A light emitting diode is a semiconductor light source (LED). LEDs are frequently used as indicator lamps in many devices and are also used for other lighting. It was first introduced in 1962 as a low-intensity red light, but today visible, ultraviolet, and infrared wavelengths with high brightness are available.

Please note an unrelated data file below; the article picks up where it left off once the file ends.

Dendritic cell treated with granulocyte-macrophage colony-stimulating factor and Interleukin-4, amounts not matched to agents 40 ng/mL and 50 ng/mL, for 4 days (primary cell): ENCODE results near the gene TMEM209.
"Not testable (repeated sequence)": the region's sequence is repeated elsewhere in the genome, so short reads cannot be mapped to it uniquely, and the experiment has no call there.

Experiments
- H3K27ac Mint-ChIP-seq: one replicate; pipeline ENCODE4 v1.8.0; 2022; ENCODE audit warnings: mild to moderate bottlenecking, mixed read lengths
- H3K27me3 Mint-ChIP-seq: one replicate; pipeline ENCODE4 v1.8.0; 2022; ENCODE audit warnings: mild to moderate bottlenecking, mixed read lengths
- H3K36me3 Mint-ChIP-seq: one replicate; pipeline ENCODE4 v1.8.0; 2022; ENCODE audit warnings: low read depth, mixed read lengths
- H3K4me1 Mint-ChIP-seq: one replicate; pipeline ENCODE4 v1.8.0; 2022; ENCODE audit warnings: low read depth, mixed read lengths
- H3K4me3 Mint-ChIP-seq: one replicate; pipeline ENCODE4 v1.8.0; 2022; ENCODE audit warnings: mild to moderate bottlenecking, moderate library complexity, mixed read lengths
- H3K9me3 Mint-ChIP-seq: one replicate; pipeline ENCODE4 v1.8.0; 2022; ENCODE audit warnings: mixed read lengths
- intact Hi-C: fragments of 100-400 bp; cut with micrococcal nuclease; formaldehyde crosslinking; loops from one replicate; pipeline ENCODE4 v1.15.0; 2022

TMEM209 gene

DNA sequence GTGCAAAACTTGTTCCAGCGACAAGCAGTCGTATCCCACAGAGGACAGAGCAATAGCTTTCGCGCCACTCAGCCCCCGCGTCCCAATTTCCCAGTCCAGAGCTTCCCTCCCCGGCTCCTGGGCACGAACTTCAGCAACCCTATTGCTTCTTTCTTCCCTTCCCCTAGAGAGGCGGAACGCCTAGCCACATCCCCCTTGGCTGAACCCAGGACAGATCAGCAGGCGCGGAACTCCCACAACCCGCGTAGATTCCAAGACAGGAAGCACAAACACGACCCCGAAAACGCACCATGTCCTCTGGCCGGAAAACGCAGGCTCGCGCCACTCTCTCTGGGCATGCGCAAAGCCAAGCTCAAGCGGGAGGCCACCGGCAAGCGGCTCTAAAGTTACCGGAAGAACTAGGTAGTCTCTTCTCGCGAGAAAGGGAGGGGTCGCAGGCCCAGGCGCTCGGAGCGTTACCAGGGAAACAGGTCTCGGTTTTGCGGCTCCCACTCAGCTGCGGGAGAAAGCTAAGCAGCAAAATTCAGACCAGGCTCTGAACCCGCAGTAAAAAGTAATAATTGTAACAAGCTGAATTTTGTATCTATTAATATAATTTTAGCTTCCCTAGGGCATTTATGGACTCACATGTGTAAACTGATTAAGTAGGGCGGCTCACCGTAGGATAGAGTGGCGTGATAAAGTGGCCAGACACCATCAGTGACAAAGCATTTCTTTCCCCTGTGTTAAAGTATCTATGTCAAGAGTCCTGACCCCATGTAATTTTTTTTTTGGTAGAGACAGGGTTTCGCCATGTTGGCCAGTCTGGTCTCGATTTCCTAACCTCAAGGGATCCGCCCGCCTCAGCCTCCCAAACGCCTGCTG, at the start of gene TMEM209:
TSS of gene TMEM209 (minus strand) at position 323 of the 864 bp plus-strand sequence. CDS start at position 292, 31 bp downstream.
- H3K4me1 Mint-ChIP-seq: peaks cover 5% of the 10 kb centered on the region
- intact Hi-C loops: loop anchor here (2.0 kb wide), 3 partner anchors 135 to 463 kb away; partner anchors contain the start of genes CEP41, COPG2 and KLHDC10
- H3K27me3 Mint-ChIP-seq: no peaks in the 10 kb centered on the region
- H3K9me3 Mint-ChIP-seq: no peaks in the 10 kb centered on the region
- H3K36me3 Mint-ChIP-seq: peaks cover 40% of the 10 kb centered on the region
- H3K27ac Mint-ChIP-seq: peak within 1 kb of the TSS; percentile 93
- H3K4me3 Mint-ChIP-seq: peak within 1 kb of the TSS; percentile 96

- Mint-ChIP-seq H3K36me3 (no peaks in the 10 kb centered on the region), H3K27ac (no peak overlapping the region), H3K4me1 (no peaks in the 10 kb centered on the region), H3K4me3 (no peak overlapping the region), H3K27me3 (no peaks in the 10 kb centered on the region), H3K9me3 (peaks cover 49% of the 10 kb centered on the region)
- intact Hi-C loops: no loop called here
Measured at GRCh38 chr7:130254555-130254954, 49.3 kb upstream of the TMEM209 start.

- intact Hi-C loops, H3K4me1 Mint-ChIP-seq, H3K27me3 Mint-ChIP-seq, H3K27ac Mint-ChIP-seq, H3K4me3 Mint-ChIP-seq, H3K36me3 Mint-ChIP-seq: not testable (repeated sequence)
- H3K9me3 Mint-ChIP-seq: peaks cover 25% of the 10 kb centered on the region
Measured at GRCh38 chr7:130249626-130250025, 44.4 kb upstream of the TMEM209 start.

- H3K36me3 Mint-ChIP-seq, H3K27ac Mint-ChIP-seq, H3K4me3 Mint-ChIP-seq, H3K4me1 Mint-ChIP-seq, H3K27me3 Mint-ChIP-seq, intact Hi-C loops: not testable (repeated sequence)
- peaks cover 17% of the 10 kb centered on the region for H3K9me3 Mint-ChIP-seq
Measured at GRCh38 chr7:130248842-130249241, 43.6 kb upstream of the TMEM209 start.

Light emitting diodes (LED) are, in simplest terms, tiny light bulbs that fit into an electrical circuit but they don’t have a filament that can deteriorate and burn out. “They are illuminated solely by the movement of electrons in a semiconductor material, and they last just as long as a standard transistor. The lifespan of an LED surpasses the short life of an incandescent bulb by thousands of hours.”
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